Seriously, I have gotten so very out of shape since November that racing of any type should have been the furthest thing from my mind. But, I knew I needed something to get me back in the game, and that something was the Rockin' R Triathlon in Gruene, Texas.
This photo of Gruene Mansion Inn Bed & Breakfast is courtesy of TripAdvisor
It's a beautiful course along (and in) the Guadalupe River, with huge trees arching above the road along the water. The weather was gorgeous too!
After the Tiny Texan Tri last year, I felt pretty confident that I'd keep exercising and stay focused on getting back in shape. And while I will admit that I didn't touch my bike at all after that race, I did keep running and swimming through the first part of the school year. In November, I started toying with the idea of training for a half marathon (it seemed like training for one sport might be a little easier during the school year). Then, life smacked me upside the head, the stress of everything I was (trying to) balance caught up with me and I cut way back on any sort of exercise. I ran some here and there, but it was very inconsistent.
As the end of the school year got closer and I started to see light at the end of the tunnel, I started running a few times a week. I ditched the treadmill and ran outside ONLY. The sunshine and fresh air did me so much good. And, all that fresh air might have gone to my head a little after my long winter of deprivation, because I decided in April that I should do the Rockin R, even though it was coming up in just a few weeks.
I got back in the pool and didn't drown. I dusted off (literally) my bike and didn't die (though my legs thought they might). I ran with a little more purpose- not very fast, but with a focus on consistency.
And then I signed up for the race. I told myself that I was going to be slow. That it was going to be hard. That I was going to do it for the fun and the fitness and not focus on my times.
When my alarm went off at 4, I thought to myself, "It's a good thing they make you pay for races in advance, because I wouldn't be getting out of bed if I didn't have money on the line."
I got my transition spot set up, and started to worry a little about the water temperature. It's been unseasonably cool and we'd had some rain, so the Guadalupe was a chilly 72. About half the racers were wearing wet suits. Oh well. It was only 400 meters. I wasn't going to freeze.
I was also a little concerned about my lack of full preparation. The race was the Sunday after our last day of school. I had spent the weekend grading finals. I hadn't had my bike tuned up. I hadn't even taken the time to get bars or anything to eat. I had a banana and some electrolyte water. That should do it.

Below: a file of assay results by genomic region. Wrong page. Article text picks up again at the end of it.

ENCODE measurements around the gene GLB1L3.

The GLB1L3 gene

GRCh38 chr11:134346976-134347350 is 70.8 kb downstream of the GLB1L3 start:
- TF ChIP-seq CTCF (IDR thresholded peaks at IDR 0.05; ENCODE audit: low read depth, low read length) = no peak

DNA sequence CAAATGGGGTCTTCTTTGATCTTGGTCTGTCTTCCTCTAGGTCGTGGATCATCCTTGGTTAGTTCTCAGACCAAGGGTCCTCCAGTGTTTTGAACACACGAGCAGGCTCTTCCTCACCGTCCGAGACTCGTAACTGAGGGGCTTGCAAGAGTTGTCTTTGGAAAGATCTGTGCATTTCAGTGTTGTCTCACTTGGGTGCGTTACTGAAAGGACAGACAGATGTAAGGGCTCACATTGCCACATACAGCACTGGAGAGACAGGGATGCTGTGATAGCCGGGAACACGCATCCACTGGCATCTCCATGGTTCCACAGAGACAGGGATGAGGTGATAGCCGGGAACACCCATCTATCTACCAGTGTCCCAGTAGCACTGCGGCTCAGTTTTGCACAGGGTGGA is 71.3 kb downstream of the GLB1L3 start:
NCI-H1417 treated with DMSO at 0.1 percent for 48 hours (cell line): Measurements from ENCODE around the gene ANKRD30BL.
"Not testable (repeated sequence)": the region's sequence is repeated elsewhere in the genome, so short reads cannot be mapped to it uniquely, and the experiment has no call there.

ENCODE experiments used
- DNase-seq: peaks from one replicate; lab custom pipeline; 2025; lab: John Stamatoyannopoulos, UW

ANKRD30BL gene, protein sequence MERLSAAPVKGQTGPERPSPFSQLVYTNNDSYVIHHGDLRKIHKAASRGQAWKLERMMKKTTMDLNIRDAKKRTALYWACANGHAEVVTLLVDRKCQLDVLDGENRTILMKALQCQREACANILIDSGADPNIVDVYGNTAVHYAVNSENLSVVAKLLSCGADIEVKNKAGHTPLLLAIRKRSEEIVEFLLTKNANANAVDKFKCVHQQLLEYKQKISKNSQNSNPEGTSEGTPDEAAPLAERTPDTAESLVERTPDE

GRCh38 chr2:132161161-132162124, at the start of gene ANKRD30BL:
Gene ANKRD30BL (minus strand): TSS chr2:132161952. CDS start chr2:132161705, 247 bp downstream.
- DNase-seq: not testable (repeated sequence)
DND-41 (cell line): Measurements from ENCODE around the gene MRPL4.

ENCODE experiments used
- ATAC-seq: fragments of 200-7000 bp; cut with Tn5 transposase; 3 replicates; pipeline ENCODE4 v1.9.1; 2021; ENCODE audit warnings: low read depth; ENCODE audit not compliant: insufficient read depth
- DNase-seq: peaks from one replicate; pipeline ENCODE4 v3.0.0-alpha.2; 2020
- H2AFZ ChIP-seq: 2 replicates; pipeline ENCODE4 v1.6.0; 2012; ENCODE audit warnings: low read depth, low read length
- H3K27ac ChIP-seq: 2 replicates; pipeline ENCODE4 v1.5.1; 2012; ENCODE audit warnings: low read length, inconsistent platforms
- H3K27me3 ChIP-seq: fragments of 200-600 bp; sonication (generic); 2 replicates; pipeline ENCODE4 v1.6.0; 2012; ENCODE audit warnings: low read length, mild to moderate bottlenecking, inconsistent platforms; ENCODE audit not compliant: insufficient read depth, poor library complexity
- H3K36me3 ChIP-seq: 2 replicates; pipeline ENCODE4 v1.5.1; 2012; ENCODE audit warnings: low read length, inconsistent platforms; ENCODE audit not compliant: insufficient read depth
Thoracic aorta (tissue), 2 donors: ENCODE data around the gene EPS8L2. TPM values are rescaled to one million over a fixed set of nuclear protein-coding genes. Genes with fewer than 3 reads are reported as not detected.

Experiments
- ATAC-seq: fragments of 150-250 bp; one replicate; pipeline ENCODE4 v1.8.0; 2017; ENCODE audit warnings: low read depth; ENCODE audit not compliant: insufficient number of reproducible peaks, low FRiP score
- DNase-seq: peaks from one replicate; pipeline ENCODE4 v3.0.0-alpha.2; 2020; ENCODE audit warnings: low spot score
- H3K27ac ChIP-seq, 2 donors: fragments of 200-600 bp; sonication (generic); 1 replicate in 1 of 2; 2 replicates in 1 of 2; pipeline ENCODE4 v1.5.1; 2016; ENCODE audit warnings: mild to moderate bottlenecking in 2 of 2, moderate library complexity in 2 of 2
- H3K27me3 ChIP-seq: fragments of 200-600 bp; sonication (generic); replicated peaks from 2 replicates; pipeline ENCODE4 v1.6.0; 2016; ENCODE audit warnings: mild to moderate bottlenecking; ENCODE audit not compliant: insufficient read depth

And then the race started! I watched the first swimmers start off across the river and I wondered why they were swimming with their heads up. When I got in, I figured it out: Rocks! There were massive rocks just below the surface. I half swam, half pushed myself across the rocks and then, when the water got deep enough to really swim, at first, I had a hard time finding my rhythm. I was still a little concerned about the rocks and the water was so MURKY! I couldn't see a thing. (Note to self: Do not watch episodes of River Monsters before open water swims.) I got into a rhythm eventually and finished the swim without a problem.
(400 m. in 9:40, for those who care about such things. Not too bad for me right now.)
Next up, bike. My transition time was forever long. (2:36) My laid back attitude about the race was starting to work against me, but I was having a good time! The ride was a beautiful one with "rolling hills." That means there's nothing too strenuous, but it's definitely not flat. I was SO slow. That one ride I had taken really hadn't done much to give me any bike power. No surprise there, but really, it was bad! I did enjoy the ride (who doesn't love having police officers to stop traffic at every intersection!) but I felt pretty much like I was crawling along. (13 miles in 57:56; 13.8 mph)
I had told myself when I signed up for the race that I could walk the run if I had to. I knew that I might not have the endurance that I needed to finish otherwise. Plus, there was a killer hill right at the start! They promised the run was pretty flat after that, and some of the racers said it was "okay to walk the hill after the bike." The second I hit that hill, I suddenly told myself there was NO WAY I was going to walk- not even a single step- on the run. I don't know why that suddenly became so important. I think I was a little frustrated by my slow bike and I didn't want to compound it by strolling along for the run. I found a pace I could sustain and I kept it up. I was feeling pretty good!
And then I saw the one mile marker. "What the heck?" I actually said out loud. I definitely felt like I had been running much longer than that. But I told myself that the first mile is always the toughest and it was only a 5K. I stuck to my "run slowly, but run" strategy and finished the race feeling strong. (5K in 32:59; 9:59 min/mile. Total time: 1:44:51)
Sorry for the lack of pictures on this one! I was going it solo and didn't really take any myself. But what a great day! It was just the summer jump start that I needed. It was a much-needed lesson in the value of jumping in and finishing- not perfectly, not even well- but finishing anyway.
Oh, and was I sore the next day? You bet. Totally worth it.